General Dynamics EF-111A Raven at the National Museum of the United States Air Force at Wright-Patterson AFB, Ohio. Air Force photo.
Twenty years after the Air Force gave up its EF-111 stand-in jamming platform, it is again looking to create an escort electronic warfare aircraft capability, inheriting the mission from the Navy.
Air Combat Command chief Gen. Hawk Carlisle, in a recent interview with Air Force Magazine, said the service is aiming to field a Penetrating Electronic Attack platform in the 2030-2035 timeframe.
“We believe we need not only Penetrating Counter-Air, we also believe we need Penetrating Electronic Attack,” he said of aircraft capable of getting past high-end air defense systems. The platform could be a variant of the PCA aircraft, or “we have something that can go a little faster in that realm,” or it could be an unmanned platform. “So there’s a lot we’re thinking about” with the PEA, he said.
“The Navy is kind of leaning toward a standoff capability” in electronic warfare, “because of the way the fleet operates,” Carlisle noted. “We, in the Air Force, responsible for theater-level airpower, believe we need penetrating as well and so, my guess is, there will be…a synergy there where the Navy concentrates on a standoff capability, we concentrate on a stand-in capability. And then we marry those two together to make the greatest electronic attack capability we can.”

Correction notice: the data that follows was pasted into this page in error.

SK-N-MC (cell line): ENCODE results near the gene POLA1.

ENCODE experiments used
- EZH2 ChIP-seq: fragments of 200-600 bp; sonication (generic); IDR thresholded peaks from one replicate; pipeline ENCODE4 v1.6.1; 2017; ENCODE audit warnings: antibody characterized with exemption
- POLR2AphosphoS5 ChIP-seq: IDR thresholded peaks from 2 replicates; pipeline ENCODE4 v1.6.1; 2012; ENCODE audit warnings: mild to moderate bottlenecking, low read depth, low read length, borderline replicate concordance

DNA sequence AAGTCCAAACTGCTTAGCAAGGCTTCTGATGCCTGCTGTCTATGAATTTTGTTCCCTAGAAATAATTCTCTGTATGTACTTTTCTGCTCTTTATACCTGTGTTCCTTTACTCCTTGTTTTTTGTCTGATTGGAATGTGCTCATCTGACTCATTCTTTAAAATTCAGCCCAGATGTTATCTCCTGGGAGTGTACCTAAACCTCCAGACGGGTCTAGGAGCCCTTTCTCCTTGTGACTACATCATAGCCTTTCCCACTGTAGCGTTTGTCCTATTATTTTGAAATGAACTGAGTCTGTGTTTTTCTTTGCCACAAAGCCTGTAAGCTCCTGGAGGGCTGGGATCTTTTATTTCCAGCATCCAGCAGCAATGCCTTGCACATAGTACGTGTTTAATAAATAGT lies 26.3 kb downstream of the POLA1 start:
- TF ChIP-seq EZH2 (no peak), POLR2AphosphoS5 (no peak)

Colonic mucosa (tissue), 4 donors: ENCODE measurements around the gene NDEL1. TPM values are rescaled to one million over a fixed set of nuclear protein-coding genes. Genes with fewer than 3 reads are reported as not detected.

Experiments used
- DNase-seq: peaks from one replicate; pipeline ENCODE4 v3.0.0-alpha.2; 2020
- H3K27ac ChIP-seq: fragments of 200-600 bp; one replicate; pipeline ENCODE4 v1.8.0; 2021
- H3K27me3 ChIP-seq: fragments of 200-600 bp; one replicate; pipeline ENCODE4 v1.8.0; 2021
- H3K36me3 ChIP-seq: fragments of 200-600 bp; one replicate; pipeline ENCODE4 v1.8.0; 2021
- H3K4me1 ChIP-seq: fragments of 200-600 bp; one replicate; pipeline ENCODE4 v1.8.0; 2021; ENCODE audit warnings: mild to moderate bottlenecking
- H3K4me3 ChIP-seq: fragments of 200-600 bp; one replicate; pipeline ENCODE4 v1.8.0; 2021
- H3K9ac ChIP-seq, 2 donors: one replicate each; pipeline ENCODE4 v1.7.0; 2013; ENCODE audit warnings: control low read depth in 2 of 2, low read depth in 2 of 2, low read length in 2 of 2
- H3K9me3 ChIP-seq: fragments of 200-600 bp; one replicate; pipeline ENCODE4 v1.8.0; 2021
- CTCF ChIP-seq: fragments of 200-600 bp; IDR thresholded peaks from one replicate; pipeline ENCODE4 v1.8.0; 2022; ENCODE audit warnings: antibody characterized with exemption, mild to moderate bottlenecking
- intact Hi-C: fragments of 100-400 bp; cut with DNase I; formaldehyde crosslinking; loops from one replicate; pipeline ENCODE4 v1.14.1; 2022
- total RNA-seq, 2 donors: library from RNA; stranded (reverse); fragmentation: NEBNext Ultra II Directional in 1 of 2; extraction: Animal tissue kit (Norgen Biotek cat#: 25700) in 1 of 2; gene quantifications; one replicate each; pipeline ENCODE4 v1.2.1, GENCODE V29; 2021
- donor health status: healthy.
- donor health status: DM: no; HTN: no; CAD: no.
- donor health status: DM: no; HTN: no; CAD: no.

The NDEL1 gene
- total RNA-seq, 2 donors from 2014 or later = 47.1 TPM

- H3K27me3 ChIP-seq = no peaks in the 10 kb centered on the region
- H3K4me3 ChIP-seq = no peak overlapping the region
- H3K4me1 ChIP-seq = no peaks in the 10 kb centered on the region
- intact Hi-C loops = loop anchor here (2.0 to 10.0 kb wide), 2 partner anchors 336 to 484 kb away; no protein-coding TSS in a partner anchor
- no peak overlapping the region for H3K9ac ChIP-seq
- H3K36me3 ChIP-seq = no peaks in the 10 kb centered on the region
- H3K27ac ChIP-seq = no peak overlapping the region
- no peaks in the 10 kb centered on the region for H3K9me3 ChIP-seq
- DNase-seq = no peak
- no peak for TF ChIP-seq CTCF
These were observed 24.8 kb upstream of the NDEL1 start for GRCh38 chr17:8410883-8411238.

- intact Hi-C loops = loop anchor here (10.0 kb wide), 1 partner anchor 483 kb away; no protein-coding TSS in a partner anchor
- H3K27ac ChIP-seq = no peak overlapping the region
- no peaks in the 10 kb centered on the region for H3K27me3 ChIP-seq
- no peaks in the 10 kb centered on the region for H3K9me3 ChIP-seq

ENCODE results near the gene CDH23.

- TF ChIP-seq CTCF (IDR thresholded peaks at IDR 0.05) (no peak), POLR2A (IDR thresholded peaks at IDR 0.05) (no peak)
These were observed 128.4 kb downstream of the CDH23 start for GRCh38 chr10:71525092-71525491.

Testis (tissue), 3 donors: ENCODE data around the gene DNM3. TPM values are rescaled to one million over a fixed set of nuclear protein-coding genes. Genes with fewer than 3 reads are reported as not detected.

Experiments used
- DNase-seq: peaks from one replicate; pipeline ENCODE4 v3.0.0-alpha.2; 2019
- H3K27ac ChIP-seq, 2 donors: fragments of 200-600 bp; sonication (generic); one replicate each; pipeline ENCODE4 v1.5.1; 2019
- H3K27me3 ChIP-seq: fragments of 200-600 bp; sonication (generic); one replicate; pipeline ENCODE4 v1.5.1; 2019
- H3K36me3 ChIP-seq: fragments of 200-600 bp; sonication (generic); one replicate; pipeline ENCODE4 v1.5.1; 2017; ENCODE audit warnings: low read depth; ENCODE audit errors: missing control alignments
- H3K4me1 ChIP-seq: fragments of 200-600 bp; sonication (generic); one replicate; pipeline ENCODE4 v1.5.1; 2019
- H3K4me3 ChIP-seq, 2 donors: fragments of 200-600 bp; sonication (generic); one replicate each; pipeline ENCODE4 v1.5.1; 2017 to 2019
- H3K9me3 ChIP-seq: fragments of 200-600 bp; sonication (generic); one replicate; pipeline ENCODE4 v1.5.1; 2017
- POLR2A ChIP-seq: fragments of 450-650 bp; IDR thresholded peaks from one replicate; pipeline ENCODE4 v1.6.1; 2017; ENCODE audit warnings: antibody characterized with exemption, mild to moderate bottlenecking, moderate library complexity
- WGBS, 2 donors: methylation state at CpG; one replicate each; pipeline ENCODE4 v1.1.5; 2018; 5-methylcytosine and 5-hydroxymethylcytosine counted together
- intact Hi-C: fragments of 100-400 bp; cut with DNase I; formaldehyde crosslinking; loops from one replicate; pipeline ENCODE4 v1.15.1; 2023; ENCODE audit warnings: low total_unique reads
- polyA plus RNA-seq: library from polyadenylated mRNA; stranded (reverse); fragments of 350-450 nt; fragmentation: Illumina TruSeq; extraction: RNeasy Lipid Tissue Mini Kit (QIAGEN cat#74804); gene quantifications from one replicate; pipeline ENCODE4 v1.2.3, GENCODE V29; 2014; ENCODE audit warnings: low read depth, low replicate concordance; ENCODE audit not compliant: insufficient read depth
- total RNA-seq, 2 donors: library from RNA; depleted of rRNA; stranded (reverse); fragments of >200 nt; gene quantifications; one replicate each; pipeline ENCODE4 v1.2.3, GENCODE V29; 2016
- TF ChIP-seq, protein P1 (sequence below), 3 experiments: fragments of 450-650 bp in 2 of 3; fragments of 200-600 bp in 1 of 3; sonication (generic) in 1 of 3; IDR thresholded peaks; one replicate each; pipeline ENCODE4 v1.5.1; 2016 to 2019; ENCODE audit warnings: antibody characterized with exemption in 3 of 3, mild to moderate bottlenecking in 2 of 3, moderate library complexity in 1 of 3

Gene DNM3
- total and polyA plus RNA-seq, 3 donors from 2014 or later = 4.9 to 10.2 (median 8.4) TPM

The Navy has included the Air Force in its EA-6B Prowler and later EA-18 Growler missions since the EF-111 “Spark ‘Vark” was retired, allowing electronic warfare exchange officers to fly on those aircraft in the jamming/escort role.
Carlisle said that after a now-underway service-wide Enterprise Capability Collaboration Team review of multi-domain command and control, it will do one on electronic warfare and flesh out EA plans. The services are also working a joint look at theater electronic attack and electronic warfare launched by Deputy Defense Secretary Robert Work last year.